Thursday, 22 September 2011

CAMRA Good Beer Guide - Is it?

Curmudgeon makes the valid point that the 2012 Good Beer Guide from CAMRA favours pubs with a rotating range of guest ales and Locale accreditation at the expense of tied pubs with a restricted range of beers no matter how well kept the beer is.

We are all well aware of this trend, the tickers having long ago taken control of the asylum. The system whereby individual branches submit pubs from their area leads to the use different methodology and critieria across the country. Some branches use the National scoring system with a 1 to 5 scale of marking. My local branch uses the older 0 to 10 scale. I was formerly the beer officer for my branch and the fluctuations in marks from different members was noticeable. A drinker who regularly gave a score of 9/10 distorts the average score when others grant such a mark once every few years. Bias is inevitable, higher marks often given to a favoured local at the expense of a perceived rival. Last year, a manager from a local Wetherspoons turned up with a gang of cronies to attempt to railroad his pub into the Guide (he failed). Some branches don't even attempt to visit their pubs on a regular basis. A coach trip or two is arranged and the pubs are chosen on the back of one tasting session. Pubs frequented by young people are usually avoided.

What we have to remember that it is the GOOD Beer Guide not the BEST Beer Guide. The back page of the 2012 Guide states 'recommends pubs..........that serve the best real ale'. That is patently untrue. Firstly, pubs are selected in February/March 2011 for inclusion in a Guide that is valid for a year from September 2011. It is obvious that the Guide is out of date as soon as it is published and will become even less accurate during the months that follow. Guidelines concerning the minimum bedding in time for new pubs/managers mean that pubs selling the best beer are often not considered. Wirral is woefully short of good pubs but the Cock and Pullet which sells six beers from local breweries in excellent condition won't be included in the Guide until 2013.

Secondly, branches receive an allocation of pubs from HQ to include in the Guide. This is done to give an even spread of pubs across the country. Remember that the Guide is aimed at the traveller who wants to find a decent pint wherever he/she is. But good beer isn't distributed evenly. The result is that areas with a surfeit of excellent pubs have to omit some of them. I've mentioned the Lake District as being an example of this and there will be many others. Some areas have too many entries considering the quality of beer in their pubs. It is rare for a branch not to fulfill its allocation so mediocre pubs are included.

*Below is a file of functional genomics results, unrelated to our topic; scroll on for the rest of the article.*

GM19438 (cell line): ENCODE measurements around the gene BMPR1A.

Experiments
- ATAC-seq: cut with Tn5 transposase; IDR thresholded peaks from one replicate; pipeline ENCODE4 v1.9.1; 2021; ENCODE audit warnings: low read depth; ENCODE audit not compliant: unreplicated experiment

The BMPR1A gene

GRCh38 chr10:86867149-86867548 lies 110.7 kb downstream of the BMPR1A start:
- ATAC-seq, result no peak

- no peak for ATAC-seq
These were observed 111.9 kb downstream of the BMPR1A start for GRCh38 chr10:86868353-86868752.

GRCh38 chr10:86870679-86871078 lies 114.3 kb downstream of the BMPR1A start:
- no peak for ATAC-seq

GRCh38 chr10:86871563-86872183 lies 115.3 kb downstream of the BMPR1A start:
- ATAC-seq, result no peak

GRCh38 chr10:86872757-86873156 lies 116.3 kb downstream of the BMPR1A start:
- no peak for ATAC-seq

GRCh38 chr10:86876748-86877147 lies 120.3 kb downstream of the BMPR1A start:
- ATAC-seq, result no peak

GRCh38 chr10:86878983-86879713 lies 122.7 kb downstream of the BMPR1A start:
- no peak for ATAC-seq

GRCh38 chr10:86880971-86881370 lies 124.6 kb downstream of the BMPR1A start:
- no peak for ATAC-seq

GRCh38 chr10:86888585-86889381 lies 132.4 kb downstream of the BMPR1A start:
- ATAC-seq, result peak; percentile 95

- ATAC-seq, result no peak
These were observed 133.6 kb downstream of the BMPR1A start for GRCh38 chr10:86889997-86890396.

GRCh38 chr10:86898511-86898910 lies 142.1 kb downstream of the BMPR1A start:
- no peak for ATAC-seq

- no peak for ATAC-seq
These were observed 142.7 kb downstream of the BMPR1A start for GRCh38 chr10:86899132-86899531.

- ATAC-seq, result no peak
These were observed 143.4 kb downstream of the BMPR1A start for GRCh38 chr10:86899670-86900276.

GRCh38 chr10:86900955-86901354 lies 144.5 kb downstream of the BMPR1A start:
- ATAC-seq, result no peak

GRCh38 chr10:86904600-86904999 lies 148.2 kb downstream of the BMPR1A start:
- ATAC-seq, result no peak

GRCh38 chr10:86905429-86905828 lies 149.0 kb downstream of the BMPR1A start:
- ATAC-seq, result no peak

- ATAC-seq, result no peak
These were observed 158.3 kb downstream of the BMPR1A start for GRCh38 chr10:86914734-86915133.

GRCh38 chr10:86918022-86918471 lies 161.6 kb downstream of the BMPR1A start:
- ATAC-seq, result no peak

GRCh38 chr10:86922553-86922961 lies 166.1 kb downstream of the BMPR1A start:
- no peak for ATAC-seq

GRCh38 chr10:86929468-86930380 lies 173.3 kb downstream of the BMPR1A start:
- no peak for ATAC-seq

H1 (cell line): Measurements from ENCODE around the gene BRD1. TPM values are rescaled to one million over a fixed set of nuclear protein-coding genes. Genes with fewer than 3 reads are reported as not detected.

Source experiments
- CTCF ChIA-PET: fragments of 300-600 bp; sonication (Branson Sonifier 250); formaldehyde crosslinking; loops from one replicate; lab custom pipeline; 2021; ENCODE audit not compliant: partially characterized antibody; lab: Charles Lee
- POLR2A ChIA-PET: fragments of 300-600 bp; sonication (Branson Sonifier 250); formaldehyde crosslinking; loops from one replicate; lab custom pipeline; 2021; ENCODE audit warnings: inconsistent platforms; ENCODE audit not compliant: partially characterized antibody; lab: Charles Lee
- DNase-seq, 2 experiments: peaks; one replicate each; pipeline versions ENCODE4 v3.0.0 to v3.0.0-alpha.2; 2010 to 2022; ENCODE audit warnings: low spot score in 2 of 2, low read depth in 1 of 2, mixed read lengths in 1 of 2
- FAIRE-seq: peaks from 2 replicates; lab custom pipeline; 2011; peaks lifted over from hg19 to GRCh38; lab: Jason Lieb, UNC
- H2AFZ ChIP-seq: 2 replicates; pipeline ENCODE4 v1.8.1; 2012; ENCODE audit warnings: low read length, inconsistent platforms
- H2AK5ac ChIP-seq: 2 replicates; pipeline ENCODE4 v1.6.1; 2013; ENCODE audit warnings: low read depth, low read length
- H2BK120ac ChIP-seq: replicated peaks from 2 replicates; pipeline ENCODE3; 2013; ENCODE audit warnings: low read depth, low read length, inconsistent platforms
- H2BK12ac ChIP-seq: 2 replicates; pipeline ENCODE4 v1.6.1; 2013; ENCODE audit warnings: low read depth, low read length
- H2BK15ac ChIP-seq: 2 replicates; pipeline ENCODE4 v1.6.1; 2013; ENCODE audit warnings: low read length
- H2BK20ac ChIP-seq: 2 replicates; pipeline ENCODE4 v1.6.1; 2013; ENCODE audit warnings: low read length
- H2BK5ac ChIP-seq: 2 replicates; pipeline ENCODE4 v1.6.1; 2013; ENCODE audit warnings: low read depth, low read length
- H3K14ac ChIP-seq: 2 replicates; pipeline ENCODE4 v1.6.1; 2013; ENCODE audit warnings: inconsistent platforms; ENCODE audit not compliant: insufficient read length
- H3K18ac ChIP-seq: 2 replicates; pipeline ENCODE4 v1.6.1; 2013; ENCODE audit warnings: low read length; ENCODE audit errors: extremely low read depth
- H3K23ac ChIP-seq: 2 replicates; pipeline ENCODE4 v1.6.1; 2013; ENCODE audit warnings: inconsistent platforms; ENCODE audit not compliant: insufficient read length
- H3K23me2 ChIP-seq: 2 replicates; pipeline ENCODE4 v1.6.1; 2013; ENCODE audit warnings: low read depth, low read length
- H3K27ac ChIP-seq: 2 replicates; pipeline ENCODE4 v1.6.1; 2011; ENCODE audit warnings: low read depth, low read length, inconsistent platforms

I find the GBG useful when I'm on unfamiliar territory but remember that not all pubs that are excluded have bad beer.


  1. My branch uses a 0-4 scoring system (including fractions) and converts NBSS scores to fit in with this. We do still manage to include a fair selection of tied houses as well as multi-beer pubs although, to be honest, most of our pub company pubs with a couple of rotating guests are, well, a bit crap. There is a problem that three multi-beer pubs get more beer scores than all the rest put together :-(

    Hard to be specific about what could be done to improve it, but certainly from my point of view the GBG is much less of a definitive guide than it once was.

  2. "I find the GBG useful when I'm on unfamiliar territory but remember that not all pubs that are excluded have bad beer. "

    That's a very good and fair point and a little acknowledgement of that point within the GBG and that it is a guide - a snapshot - and that people should not use it as a tablet of stone, might well be helpful.

    Most people with common sense know that of course, but still.

  3. The point about members not visiting all pubs regularly, and instead relying on occasional coach trips, is a valid one as far as it goes, but the problem is most CAMRA members have lives, families, jobs, other interests that don't involve CAMRA and a limited amount of cash. In addition, transport can be a problem: I'd like to visit our country pubs more often, but in most instances that would involve driving.

    I get the impression that most branches tend to do the best they can - after all they're all unpaid volunteers working for the campaign in their spare time.

    The points about the guide being out of date is true of most printed publications, but in my view the GBG remains the best beer and pub guide available.